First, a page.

We are loyal followers of baseball philosopher Yogi Berra, who reportedly proclaimed that “it’s tough to make predictions, especially about the future.” Like the great Yogi, we seldom venture prophecies. But we did hazard one in The Diplomat late in 2010, namely that the People’s Liberation Army Navy (PLAN) would defy those Western experts who opined that Beijing had slowed or halted its naval buildup.
For evidence, such experts claimed that the PLAN had stopped building guided-missile destroyers, or DDGs. If so, Beijing had made a conscious choice to limit its navy’s offensive punch. Not so, said we. Having experimented with various DDG designs, the PLAN was simply settling on a model that incorporated the best of each test platform. And indeed, DDG serial production has recommenced in earnest, judging from pictures of the new Type 052D Luyang II-class DDG that have surfaced on the Internet.
Until recently it was fashionable for Western PLA-watchers to contend that Chinese shipyards had slowed or stopped construction of major surface warships like DDGs in favor of smaller, shorter-range, seemingly more defensive-minded vessels like guided-missile frigates and fast-attack boats. They cited the dearth of clear-cut proof of DDG-building since 2005 as evidence of this supposed trend. From this they inferred that Chinese naval development had taken a less menacing turn.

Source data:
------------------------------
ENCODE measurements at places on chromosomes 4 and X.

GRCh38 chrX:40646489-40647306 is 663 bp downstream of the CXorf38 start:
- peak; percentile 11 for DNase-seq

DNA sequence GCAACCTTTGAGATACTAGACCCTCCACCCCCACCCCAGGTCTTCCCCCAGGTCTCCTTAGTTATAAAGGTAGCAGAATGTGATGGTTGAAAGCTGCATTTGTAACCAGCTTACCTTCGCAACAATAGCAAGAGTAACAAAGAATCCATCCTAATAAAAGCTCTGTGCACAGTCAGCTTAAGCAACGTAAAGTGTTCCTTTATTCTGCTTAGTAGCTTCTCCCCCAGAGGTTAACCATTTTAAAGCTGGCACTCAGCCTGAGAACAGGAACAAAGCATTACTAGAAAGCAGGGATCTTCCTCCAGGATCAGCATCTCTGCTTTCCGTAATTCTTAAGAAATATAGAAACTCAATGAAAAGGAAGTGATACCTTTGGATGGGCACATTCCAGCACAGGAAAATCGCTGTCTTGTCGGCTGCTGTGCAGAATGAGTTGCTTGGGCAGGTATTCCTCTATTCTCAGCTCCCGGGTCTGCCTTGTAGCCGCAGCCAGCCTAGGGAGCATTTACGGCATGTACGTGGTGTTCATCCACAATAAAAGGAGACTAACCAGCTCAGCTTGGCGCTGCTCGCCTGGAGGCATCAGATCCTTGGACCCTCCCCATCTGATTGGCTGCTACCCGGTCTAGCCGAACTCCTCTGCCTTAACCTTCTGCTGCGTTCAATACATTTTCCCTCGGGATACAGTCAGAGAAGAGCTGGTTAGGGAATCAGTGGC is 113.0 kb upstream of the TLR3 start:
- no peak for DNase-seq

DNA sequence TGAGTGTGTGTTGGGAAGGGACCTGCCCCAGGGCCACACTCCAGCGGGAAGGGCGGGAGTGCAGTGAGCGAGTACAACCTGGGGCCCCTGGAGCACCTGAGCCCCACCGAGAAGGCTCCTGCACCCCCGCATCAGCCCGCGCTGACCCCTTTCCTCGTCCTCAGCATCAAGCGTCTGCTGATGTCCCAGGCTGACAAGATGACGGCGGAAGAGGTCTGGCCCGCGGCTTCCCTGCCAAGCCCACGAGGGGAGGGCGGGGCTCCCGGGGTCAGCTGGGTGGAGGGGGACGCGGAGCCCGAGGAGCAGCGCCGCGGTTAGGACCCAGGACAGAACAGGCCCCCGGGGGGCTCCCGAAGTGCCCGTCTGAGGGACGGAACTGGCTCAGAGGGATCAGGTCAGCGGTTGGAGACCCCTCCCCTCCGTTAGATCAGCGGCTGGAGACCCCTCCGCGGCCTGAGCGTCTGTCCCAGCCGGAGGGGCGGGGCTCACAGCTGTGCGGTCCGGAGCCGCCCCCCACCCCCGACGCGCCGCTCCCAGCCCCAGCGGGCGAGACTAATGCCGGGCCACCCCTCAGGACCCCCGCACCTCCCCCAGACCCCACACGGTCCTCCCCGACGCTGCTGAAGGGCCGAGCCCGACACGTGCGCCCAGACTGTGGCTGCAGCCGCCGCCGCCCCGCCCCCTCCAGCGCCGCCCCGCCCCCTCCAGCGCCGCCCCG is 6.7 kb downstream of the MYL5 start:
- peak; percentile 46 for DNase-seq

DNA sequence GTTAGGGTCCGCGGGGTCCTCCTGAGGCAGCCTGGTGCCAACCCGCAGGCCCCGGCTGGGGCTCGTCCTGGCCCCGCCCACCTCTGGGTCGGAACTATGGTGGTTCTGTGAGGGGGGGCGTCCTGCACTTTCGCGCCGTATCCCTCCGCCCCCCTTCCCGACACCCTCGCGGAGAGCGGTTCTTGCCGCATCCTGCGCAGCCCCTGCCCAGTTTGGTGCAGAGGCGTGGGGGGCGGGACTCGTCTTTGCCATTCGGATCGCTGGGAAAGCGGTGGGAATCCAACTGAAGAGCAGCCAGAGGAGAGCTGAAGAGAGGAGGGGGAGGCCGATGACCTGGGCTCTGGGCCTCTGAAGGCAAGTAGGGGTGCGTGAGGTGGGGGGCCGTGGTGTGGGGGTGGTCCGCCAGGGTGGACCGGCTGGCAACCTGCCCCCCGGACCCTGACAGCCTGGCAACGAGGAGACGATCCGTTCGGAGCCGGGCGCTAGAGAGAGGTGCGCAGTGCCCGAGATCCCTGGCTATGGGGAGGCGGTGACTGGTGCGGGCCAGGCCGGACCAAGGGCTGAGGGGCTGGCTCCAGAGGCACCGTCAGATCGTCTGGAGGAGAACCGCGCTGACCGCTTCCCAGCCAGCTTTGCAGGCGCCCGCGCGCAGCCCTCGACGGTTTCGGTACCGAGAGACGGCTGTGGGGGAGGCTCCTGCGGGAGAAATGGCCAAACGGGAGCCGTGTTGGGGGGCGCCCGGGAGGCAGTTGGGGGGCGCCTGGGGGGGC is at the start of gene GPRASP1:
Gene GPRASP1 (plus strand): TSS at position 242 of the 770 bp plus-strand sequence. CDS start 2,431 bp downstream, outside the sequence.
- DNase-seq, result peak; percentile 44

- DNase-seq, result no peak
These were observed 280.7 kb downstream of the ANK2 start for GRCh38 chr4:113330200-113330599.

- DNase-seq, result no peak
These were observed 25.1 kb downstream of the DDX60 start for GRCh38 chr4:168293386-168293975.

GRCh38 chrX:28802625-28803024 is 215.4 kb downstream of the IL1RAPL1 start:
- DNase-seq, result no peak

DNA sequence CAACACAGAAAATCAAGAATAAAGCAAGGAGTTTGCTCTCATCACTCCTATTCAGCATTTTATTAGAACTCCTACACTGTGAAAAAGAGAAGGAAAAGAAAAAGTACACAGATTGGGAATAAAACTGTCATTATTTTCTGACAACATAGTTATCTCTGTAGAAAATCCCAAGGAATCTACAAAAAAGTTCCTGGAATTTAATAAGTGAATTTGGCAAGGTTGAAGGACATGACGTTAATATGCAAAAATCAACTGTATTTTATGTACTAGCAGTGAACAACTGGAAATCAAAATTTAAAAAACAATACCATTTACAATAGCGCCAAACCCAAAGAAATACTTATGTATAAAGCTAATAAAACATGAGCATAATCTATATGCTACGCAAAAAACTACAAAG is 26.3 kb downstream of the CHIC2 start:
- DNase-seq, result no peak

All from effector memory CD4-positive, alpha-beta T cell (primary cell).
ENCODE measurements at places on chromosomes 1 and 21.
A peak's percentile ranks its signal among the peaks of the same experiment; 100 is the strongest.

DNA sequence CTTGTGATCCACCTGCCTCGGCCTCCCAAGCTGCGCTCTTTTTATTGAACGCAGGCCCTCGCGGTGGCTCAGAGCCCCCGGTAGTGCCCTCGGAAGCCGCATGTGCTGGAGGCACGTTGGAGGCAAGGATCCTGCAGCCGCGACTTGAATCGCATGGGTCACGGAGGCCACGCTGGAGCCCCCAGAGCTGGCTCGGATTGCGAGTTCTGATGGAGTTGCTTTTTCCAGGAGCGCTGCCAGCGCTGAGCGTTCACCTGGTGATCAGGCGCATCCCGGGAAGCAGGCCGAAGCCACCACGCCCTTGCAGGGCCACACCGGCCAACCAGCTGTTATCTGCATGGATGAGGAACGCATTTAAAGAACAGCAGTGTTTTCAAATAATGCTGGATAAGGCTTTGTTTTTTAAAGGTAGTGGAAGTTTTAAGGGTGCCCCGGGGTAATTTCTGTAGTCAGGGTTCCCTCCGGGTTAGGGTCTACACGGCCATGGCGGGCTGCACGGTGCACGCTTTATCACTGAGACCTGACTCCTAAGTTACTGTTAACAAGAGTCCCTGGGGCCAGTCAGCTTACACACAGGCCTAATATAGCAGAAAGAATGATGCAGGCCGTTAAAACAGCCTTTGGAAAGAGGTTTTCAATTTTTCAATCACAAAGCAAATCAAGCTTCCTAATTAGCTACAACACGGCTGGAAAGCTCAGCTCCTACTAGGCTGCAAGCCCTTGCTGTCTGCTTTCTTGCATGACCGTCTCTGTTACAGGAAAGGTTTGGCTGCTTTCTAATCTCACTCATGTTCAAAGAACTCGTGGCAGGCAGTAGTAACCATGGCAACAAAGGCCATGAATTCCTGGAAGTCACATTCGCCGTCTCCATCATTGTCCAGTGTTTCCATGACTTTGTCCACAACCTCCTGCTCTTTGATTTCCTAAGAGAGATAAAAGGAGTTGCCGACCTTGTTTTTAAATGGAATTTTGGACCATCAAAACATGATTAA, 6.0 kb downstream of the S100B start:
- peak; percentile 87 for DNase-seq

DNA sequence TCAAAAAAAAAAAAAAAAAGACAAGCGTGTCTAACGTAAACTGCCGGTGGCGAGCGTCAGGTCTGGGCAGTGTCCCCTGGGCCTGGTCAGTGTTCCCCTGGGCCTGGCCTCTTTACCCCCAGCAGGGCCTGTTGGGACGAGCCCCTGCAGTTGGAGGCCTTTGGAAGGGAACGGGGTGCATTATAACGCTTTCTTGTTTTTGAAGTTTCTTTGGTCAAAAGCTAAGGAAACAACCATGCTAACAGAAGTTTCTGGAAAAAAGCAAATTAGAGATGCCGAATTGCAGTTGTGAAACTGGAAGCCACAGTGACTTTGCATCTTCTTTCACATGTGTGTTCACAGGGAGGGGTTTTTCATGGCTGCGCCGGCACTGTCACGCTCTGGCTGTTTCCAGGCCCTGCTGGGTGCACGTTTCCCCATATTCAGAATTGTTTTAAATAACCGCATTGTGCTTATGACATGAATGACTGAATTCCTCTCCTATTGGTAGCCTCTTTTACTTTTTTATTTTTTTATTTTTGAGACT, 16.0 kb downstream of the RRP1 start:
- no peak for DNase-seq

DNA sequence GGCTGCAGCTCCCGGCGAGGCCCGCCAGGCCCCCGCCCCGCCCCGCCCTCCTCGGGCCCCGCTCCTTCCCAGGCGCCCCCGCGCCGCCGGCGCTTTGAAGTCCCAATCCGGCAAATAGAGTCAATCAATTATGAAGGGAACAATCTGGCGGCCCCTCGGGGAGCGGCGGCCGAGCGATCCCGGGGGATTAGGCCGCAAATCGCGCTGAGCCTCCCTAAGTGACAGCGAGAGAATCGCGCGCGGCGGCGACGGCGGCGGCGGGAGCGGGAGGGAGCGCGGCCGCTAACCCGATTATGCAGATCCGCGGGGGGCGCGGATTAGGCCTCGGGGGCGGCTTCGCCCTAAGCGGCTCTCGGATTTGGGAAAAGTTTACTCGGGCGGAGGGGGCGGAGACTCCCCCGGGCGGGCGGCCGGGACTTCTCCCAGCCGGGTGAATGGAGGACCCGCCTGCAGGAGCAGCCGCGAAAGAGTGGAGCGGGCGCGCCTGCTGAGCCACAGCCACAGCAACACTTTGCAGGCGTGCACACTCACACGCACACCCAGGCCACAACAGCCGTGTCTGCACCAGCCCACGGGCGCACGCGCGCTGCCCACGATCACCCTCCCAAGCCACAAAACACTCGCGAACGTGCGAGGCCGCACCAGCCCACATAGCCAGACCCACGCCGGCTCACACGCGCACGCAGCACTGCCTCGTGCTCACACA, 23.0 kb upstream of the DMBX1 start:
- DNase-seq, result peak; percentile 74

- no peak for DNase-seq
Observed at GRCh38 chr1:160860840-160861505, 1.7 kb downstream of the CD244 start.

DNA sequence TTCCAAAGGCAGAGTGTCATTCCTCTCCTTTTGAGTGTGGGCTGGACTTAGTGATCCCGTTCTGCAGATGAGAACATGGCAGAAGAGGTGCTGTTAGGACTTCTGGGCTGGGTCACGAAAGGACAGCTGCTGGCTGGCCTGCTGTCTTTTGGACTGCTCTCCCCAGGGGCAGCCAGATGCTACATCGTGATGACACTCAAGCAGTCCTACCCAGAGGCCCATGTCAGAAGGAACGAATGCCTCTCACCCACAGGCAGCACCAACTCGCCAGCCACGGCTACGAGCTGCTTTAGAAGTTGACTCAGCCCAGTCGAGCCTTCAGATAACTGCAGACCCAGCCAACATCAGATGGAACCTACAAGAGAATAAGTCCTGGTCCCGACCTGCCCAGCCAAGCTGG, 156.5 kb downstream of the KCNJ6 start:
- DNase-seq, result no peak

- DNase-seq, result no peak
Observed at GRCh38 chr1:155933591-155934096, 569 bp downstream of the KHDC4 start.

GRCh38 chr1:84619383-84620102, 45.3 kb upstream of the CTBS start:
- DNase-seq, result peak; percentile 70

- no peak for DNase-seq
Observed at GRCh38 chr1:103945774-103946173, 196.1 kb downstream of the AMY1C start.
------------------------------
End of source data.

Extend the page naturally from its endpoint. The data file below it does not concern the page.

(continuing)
This was counterintuitive at best. And indeed, a series of photos on Chinese and Western military websites over the past few years dispels such sanguine prognoses. The images indicate that Chinese shipyards had already resumed DDG construction by 2010, when we essayed our prediction about Chinese shipbuilding.
The latest reports suggest that Jiangnan Shipyard in Shanghai launched its sixth Type 052C DDG and is laying down an average of two hulls per year. The new combatant under construction within a nearby hangar appears to be the Type 052D, the 052C’s successor. Indeed, a well-known China-watcher confirms that one of the new vessels was launched last week. By no means does this mean the ship is ready for sea. An enormous amount of work doubtless remains to be done on it alongside the pier, per shipyards’ usual practice. Still, putting the first of its kind in the water represents an important milestone toward sending a new ship class to sea
The PLAN may have found its premier surface combatant.